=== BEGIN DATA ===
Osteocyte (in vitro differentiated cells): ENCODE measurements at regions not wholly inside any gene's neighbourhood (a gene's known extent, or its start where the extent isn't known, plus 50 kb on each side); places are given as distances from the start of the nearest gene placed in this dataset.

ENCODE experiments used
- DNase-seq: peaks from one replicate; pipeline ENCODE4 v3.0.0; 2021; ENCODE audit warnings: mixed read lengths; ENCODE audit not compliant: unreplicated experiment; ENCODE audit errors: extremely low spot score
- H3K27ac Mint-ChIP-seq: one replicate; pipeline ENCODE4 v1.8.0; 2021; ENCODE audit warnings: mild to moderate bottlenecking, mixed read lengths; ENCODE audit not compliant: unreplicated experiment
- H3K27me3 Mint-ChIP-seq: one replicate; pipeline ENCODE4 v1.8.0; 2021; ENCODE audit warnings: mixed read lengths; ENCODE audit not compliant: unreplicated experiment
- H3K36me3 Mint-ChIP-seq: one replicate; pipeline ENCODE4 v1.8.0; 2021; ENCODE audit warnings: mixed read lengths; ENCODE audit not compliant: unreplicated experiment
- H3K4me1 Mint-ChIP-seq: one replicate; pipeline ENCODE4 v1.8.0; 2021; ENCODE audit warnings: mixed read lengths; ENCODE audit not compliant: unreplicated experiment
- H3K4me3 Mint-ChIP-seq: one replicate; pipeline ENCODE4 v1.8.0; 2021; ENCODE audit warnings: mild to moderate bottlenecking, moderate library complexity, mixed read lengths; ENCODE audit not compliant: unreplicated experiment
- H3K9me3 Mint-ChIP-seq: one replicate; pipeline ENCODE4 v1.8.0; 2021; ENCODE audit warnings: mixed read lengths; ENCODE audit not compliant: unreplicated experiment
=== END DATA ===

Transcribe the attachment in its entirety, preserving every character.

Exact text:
Osteocyte (in vitro differentiated cells): ENCODE measurements at regions not wholly inside any gene's neighbourhood (a gene's known extent, or its start where the extent isn't known, plus 50 kb on each side); places are given as distances from the start of the nearest gene placed in this dataset.

ENCODE experiments used
- DNase-seq: peaks from one replicate; pipeline ENCODE4 v3.0.0; 2021; ENCODE audit warnings: mixed read lengths; ENCODE audit not compliant: unreplicated experiment; ENCODE audit errors: extremely low spot score
- H3K27ac Mint-ChIP-seq: one replicate; pipeline ENCODE4 v1.8.0; 2021; ENCODE audit warnings: mild to moderate bottlenecking, mixed read lengths; ENCODE audit not compliant: unreplicated experiment
- H3K27me3 Mint-ChIP-seq: one replicate; pipeline ENCODE4 v1.8.0; 2021; ENCODE audit warnings: mixed read lengths; ENCODE audit not compliant: unreplicated experiment
- H3K36me3 Mint-ChIP-seq: one replicate; pipeline ENCODE4 v1.8.0; 2021; ENCODE audit warnings: mixed read lengths; ENCODE audit not compliant: unreplicated experiment
- H3K4me1 Mint-ChIP-seq: one replicate; pipeline ENCODE4 v1.8.0; 2021; ENCODE audit warnings: mixed read lengths; ENCODE audit not compliant: unreplicated experiment
- H3K4me3 Mint-ChIP-seq: one replicate; pipeline ENCODE4 v1.8.0; 2021; ENCODE audit warnings: mild to moderate bottlenecking, moderate library complexity, mixed read lengths; ENCODE audit not compliant: unreplicated experiment
- H3K9me3 Mint-ChIP-seq: one replicate; pipeline ENCODE4 v1.8.0; 2021; ENCODE audit warnings: mixed read lengths; ENCODE audit not compliant: unreplicated experiment